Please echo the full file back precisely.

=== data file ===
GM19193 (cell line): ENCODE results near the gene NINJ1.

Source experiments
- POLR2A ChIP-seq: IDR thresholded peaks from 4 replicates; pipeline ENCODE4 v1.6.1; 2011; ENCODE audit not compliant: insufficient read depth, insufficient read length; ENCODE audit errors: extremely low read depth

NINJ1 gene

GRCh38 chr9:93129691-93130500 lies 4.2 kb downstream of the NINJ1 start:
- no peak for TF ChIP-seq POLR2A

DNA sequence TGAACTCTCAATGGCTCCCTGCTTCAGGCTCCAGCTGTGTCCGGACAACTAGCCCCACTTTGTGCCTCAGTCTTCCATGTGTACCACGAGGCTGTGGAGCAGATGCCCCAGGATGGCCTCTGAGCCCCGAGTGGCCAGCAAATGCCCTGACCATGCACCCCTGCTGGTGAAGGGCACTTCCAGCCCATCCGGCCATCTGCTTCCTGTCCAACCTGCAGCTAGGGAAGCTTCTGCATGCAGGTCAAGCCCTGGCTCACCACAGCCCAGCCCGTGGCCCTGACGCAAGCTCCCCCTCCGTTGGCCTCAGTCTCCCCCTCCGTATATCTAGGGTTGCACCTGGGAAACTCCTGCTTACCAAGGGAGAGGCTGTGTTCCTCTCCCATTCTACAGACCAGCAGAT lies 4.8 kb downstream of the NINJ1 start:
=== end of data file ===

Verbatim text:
GM19193 (cell line): ENCODE results near the gene NINJ1.

Source experiments
- POLR2A ChIP-seq: IDR thresholded peaks from 4 replicates; pipeline ENCODE4 v1.6.1; 2011; ENCODE audit not compliant: insufficient read depth, insufficient read length; ENCODE audit errors: extremely low read depth

NINJ1 gene

GRCh38 chr9:93129691-93130500 lies 4.2 kb downstream of the NINJ1 start:
- no peak for TF ChIP-seq POLR2A

DNA sequence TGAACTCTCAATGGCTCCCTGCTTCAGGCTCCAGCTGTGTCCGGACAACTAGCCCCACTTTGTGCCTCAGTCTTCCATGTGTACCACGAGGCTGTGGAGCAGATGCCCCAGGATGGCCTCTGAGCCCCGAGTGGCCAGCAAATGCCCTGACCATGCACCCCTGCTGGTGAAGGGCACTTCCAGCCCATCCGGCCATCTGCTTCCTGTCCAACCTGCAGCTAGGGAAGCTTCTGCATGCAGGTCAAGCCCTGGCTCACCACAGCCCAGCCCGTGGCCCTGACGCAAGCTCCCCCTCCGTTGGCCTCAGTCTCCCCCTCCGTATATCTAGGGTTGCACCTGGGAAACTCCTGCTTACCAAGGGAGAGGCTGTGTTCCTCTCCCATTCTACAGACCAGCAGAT lies 4.8 kb downstream of the NINJ1 start: